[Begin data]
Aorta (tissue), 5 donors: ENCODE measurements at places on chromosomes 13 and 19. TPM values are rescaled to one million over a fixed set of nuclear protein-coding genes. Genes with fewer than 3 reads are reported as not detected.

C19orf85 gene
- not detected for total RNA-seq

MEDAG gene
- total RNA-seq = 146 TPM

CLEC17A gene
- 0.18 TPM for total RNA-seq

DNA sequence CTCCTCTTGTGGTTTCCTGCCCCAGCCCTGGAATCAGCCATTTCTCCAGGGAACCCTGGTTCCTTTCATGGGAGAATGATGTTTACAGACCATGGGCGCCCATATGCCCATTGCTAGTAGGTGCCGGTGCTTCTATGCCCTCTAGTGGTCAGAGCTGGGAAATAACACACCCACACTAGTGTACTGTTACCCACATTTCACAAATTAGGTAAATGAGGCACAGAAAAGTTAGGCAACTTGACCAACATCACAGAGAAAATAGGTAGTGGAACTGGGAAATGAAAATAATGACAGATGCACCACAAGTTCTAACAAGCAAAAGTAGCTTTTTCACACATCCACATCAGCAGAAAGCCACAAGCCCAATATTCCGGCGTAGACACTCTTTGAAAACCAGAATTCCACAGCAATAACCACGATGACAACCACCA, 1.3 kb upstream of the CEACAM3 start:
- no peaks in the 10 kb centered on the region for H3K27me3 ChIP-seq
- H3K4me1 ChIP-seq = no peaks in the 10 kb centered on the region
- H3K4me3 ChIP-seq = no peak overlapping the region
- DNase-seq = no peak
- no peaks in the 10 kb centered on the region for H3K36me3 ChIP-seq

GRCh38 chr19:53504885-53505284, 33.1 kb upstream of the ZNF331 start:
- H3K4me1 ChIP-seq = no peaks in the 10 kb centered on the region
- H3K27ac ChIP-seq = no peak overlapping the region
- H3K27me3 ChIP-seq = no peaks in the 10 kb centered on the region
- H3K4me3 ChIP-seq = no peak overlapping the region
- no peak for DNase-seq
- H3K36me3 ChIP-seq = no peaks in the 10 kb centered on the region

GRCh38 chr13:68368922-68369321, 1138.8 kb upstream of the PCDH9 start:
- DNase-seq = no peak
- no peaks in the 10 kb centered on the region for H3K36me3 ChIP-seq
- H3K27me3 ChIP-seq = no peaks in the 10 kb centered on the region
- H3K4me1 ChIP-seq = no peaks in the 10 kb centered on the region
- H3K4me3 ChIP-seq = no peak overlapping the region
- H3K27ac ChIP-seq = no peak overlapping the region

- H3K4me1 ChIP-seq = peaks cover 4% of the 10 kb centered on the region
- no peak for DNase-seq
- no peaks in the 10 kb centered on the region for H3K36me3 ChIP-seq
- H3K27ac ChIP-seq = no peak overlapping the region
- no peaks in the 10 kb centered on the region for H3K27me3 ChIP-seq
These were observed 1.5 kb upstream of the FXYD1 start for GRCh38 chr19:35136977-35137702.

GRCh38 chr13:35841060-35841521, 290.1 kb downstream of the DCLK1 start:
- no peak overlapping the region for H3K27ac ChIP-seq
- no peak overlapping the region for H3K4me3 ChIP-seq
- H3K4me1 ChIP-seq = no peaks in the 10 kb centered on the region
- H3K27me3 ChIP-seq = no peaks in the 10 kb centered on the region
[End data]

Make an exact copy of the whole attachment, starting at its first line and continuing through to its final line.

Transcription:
Aorta (tissue), 5 donors: ENCODE measurements at places on chromosomes 13 and 19. TPM values are rescaled to one million over a fixed set of nuclear protein-coding genes. Genes with fewer than 3 reads are reported as not detected.

C19orf85 gene
- not detected for total RNA-seq

MEDAG gene
- total RNA-seq = 146 TPM

CLEC17A gene
- 0.18 TPM for total RNA-seq

DNA sequence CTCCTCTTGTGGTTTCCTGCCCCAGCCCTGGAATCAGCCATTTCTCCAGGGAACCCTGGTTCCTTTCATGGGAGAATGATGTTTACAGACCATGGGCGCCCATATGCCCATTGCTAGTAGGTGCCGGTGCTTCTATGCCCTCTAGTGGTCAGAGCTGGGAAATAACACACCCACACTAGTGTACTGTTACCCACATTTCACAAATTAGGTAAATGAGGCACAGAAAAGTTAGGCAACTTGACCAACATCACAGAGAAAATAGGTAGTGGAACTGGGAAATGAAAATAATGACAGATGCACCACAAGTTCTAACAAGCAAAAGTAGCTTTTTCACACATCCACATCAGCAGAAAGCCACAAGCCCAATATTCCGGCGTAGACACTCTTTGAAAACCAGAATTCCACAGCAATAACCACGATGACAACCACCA, 1.3 kb upstream of the CEACAM3 start:
- no peaks in the 10 kb centered on the region for H3K27me3 ChIP-seq
- H3K4me1 ChIP-seq = no peaks in the 10 kb centered on the region
- H3K4me3 ChIP-seq = no peak overlapping the region
- DNase-seq = no peak
- no peaks in the 10 kb centered on the region for H3K36me3 ChIP-seq

GRCh38 chr19:53504885-53505284, 33.1 kb upstream of the ZNF331 start:
- H3K4me1 ChIP-seq = no peaks in the 10 kb centered on the region
- H3K27ac ChIP-seq = no peak overlapping the region
- H3K27me3 ChIP-seq = no peaks in the 10 kb centered on the region
- H3K4me3 ChIP-seq = no peak overlapping the region
- no peak for DNase-seq
- H3K36me3 ChIP-seq = no peaks in the 10 kb centered on the region

GRCh38 chr13:68368922-68369321, 1138.8 kb upstream of the PCDH9 start:
- DNase-seq = no peak
- no peaks in the 10 kb centered on the region for H3K36me3 ChIP-seq
- H3K27me3 ChIP-seq = no peaks in the 10 kb centered on the region
- H3K4me1 ChIP-seq = no peaks in the 10 kb centered on the region
- H3K4me3 ChIP-seq = no peak overlapping the region
- H3K27ac ChIP-seq = no peak overlapping the region

- H3K4me1 ChIP-seq = peaks cover 4% of the 10 kb centered on the region
- no peak for DNase-seq
- no peaks in the 10 kb centered on the region for H3K36me3 ChIP-seq
- H3K27ac ChIP-seq = no peak overlapping the region
- no peaks in the 10 kb centered on the region for H3K27me3 ChIP-seq
These were observed 1.5 kb upstream of the FXYD1 start for GRCh38 chr19:35136977-35137702.

GRCh38 chr13:35841060-35841521, 290.1 kb downstream of the DCLK1 start:
- no peak overlapping the region for H3K27ac ChIP-seq
- no peak overlapping the region for H3K4me3 ChIP-seq
- H3K4me1 ChIP-seq = no peaks in the 10 kb centered on the region
- H3K27me3 ChIP-seq = no peaks in the 10 kb centered on the region